National Rifle Association Files Suit Against State of Florida Over New Gun Control Law


The National Rifle Association has filed suit against the State of Florida over a new law signed today by Governor Rick Scott that prohibits individuals younger than 21 years of age from purchasing a firearm.

“Florida’s ban is an affront to the Second Amendment, as it totally eviscerates the right of law-abiding adults between the ages of 18 and 21 to keep and bear arms,” the group wrote in a statement today.  “We are confident that the courts will vindicate our view that Florida’s ban is a blatant violation of the Second Amendment,” it added.

The Florida bill, SB 7026, prohibits young men and women between the ages of 18 and 21 from purchasing firearms.  It also bans the sale of the gun accessory known as the bump stock, gives law enforcement the ability to seize guns and ammunition from individuals deemed to be mentally unfit and allocates $67 million to a provision that arms school teachers so long as both the local school district and sheriff’s department agree.

That provision, known as the Coach Aaron Feis Guardian Program, is named after a football coach and security guard who shielded students from gunfire during the deadly Marjory Stoneman Douglas school shooting last month in Parkland, FL, in which seventeen people, mostly students, were killed.

Nineteen-year-old Nikolas Cruz, a former Stoneman Douglas student, opened fire on unsuspecting students on February 14.  Cruz used an AR-15 assault rifle in the attack.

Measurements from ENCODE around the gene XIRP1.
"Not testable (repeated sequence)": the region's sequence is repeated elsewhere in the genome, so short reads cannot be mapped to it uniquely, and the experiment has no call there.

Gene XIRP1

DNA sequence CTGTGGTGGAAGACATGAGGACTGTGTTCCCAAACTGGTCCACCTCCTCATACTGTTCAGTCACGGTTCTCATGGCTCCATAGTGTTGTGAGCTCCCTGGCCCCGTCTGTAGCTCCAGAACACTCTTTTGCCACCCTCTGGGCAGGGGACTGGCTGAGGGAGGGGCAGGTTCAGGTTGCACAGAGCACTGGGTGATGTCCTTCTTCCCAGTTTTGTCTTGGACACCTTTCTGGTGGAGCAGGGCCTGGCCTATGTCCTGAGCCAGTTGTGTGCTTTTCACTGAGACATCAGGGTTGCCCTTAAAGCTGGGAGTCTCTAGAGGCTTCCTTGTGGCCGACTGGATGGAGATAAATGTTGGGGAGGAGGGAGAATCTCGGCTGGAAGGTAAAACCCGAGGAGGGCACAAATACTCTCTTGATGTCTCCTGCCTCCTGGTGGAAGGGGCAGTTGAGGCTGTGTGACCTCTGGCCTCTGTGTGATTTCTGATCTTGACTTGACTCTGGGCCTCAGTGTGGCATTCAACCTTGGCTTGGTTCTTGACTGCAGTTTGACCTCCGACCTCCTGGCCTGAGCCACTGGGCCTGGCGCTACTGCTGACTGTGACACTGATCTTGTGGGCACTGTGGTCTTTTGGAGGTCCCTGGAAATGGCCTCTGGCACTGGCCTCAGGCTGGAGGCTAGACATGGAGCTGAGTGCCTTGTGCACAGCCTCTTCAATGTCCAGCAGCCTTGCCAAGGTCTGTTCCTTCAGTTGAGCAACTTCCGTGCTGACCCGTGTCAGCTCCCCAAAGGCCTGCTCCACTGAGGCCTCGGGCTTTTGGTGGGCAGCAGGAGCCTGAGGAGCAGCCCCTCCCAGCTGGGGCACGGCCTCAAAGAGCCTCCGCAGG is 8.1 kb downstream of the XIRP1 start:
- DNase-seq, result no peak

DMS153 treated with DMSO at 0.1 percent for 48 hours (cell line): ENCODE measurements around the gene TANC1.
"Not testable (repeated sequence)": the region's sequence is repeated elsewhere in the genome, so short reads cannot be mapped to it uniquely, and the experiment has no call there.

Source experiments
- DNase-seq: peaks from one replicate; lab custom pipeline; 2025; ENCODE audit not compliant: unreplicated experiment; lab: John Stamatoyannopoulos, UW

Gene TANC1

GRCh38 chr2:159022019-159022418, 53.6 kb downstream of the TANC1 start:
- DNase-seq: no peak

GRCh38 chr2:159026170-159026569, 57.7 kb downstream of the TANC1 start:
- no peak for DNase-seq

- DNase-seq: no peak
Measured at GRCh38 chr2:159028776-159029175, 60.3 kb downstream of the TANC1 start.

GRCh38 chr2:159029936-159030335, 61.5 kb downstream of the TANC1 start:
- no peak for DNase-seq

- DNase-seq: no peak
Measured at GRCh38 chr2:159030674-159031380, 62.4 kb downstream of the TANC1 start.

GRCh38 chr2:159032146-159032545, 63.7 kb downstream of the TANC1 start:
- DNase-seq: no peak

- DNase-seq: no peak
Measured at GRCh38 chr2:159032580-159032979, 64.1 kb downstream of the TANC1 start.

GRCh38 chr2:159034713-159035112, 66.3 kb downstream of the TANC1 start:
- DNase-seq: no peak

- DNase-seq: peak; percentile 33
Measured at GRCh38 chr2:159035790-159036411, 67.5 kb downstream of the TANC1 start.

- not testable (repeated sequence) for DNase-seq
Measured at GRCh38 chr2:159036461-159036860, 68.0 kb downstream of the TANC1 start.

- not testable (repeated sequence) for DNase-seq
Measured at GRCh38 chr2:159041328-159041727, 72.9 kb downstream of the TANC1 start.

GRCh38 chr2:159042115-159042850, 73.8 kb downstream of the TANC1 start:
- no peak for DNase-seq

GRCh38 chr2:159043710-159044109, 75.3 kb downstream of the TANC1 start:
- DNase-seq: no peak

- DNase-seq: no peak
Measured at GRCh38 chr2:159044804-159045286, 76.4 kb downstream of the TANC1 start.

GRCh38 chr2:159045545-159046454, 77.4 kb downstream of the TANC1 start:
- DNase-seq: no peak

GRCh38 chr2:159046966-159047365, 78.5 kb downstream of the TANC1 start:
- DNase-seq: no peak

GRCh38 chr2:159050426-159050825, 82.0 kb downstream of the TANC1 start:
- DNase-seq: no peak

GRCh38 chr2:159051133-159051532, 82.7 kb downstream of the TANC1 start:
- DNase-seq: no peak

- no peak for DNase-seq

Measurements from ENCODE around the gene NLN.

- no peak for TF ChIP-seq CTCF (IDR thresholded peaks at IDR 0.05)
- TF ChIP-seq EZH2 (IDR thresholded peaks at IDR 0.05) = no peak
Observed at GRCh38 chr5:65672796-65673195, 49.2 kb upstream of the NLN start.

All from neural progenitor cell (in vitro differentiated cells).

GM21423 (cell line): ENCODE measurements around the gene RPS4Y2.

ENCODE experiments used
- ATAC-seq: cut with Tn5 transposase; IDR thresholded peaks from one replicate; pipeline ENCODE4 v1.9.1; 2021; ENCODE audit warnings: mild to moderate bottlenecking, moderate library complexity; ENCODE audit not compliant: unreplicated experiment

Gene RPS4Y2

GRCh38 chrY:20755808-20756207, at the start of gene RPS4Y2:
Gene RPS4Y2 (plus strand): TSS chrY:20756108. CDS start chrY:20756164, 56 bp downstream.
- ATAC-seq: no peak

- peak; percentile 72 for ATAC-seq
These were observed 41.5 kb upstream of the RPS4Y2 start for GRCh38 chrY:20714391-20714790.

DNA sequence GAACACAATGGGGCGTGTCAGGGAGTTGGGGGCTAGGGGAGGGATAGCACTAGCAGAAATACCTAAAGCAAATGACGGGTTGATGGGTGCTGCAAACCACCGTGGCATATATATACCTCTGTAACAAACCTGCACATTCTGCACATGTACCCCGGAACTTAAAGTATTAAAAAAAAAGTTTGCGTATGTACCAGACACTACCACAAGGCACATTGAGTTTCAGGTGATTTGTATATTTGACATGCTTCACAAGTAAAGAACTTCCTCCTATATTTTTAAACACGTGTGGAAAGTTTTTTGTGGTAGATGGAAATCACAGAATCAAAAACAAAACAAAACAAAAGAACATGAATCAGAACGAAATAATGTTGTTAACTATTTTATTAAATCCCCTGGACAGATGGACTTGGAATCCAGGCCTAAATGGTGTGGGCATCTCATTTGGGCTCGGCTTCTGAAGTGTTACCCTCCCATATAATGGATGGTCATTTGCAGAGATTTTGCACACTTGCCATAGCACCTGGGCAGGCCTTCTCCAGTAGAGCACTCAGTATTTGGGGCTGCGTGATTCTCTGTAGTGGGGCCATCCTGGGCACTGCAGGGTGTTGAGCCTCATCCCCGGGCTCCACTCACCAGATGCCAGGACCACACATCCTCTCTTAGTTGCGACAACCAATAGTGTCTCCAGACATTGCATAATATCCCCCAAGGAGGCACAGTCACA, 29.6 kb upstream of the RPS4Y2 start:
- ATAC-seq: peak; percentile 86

Before signing the bill, Gov. Scott, acknowledged the strong feelings on both sides of the gun debate.  “I know that many wanted more gun control than what is included in this bill.  And I know that many believe that this bill has too much gun control,” the Governor said.  “I respect the sincerity and the validity of both of these viewpoints.”

In the end, Scott said the bill makes a huge investment in school safety, provides more funding to treat the mentally ill and gives far more tools to keep guns away from people who should be prohibited from having them.  “That is why I’m signing the bill today,” he said.

The law was praised by gun-control advocates.  In a statement to ITN, Shannon Watts, founder of Moms Demand Action for Gun Sense in America wrote, “Politicians in Florida actually carried out many of their constituents’ demands and ignored the objections of NRA lobbyists. That’s how our government should work, and this legislation is just the latest proof point that the NRA’s political power is quickly eroding.”

The NRA reiterated their support for increased school safety and keeping guns out of the hands of the mentally impaired, but they criticized provisions in the law that punish law-abiding citizens due to the criminal actions of a few.

“The National Rifle Association has always supported measures to increase school security, fix our broken mental health system and keep firearms out of the hands of those with a dangerous mental illness,” the organization wrote in a statement.  “However…Preventing a responsible 20-year-old from purchasing the best tool for self-defense will not stop a deranged criminal intent on committing a crime.”

“The deranged murderer in Parkland, Florida gave repeated warning signs that were ignored by federal and state officials. If we want to prevent future atrocities, we must look for solutions that keep guns out of the hands of those who are a danger to themselves or others, while protecting the rights of law-abiding Americans,” it added.



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